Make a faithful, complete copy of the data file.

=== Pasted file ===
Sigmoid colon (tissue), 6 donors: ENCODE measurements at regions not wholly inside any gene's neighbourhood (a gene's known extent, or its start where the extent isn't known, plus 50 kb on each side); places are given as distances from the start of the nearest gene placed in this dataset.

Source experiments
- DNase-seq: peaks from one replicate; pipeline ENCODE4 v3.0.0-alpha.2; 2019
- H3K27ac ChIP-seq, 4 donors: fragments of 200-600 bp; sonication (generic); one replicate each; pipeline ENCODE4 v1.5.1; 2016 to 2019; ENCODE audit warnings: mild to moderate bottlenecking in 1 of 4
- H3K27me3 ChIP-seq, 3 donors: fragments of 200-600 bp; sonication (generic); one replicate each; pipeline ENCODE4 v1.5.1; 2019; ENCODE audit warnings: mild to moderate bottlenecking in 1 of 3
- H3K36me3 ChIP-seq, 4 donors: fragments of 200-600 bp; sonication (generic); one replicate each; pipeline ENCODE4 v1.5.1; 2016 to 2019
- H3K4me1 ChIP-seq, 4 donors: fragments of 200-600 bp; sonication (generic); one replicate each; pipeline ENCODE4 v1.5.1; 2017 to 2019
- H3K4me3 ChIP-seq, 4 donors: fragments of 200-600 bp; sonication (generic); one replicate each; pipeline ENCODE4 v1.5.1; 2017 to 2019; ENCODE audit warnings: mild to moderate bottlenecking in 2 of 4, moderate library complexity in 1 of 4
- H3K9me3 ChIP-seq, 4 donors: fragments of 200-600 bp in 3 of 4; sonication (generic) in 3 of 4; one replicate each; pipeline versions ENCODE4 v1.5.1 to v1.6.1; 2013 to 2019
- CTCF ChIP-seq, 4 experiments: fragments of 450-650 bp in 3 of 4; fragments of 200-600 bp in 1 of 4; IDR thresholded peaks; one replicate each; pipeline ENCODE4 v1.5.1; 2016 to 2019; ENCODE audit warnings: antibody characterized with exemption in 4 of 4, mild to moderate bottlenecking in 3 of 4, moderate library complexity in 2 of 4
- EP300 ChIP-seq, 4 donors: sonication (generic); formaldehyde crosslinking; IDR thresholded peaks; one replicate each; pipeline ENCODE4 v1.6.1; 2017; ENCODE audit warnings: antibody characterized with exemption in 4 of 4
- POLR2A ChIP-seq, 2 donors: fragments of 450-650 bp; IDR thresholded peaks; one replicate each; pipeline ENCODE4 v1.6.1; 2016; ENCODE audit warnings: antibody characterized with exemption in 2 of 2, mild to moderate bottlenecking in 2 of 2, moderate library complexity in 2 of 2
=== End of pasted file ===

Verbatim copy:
Sigmoid colon (tissue), 6 donors: ENCODE measurements at regions not wholly inside any gene's neighbourhood (a gene's known extent, or its start where the extent isn't known, plus 50 kb on each side); places are given as distances from the start of the nearest gene placed in this dataset.

Source experiments
- DNase-seq: peaks from one replicate; pipeline ENCODE4 v3.0.0-alpha.2; 2019
- H3K27ac ChIP-seq, 4 donors: fragments of 200-600 bp; sonication (generic); one replicate each; pipeline ENCODE4 v1.5.1; 2016 to 2019; ENCODE audit warnings: mild to moderate bottlenecking in 1 of 4
- H3K27me3 ChIP-seq, 3 donors: fragments of 200-600 bp; sonication (generic); one replicate each; pipeline ENCODE4 v1.5.1; 2019; ENCODE audit warnings: mild to moderate bottlenecking in 1 of 3
- H3K36me3 ChIP-seq, 4 donors: fragments of 200-600 bp; sonication (generic); one replicate each; pipeline ENCODE4 v1.5.1; 2016 to 2019
- H3K4me1 ChIP-seq, 4 donors: fragments of 200-600 bp; sonication (generic); one replicate each; pipeline ENCODE4 v1.5.1; 2017 to 2019
- H3K4me3 ChIP-seq, 4 donors: fragments of 200-600 bp; sonication (generic); one replicate each; pipeline ENCODE4 v1.5.1; 2017 to 2019; ENCODE audit warnings: mild to moderate bottlenecking in 2 of 4, moderate library complexity in 1 of 4
- H3K9me3 ChIP-seq, 4 donors: fragments of 200-600 bp in 3 of 4; sonication (generic) in 3 of 4; one replicate each; pipeline versions ENCODE4 v1.5.1 to v1.6.1; 2013 to 2019
- CTCF ChIP-seq, 4 experiments: fragments of 450-650 bp in 3 of 4; fragments of 200-600 bp in 1 of 4; IDR thresholded peaks; one replicate each; pipeline ENCODE4 v1.5.1; 2016 to 2019; ENCODE audit warnings: antibody characterized with exemption in 4 of 4, mild to moderate bottlenecking in 3 of 4, moderate library complexity in 2 of 4
- EP300 ChIP-seq, 4 donors: sonication (generic); formaldehyde crosslinking; IDR thresholded peaks; one replicate each; pipeline ENCODE4 v1.6.1; 2017; ENCODE audit warnings: antibody characterized with exemption in 4 of 4
- POLR2A ChIP-seq, 2 donors: fragments of 450-650 bp; IDR thresholded peaks; one replicate each; pipeline ENCODE4 v1.6.1; 2016; ENCODE audit warnings: antibody characterized with exemption in 2 of 2, mild to moderate bottlenecking in 2 of 2, moderate library complexity in 2 of 2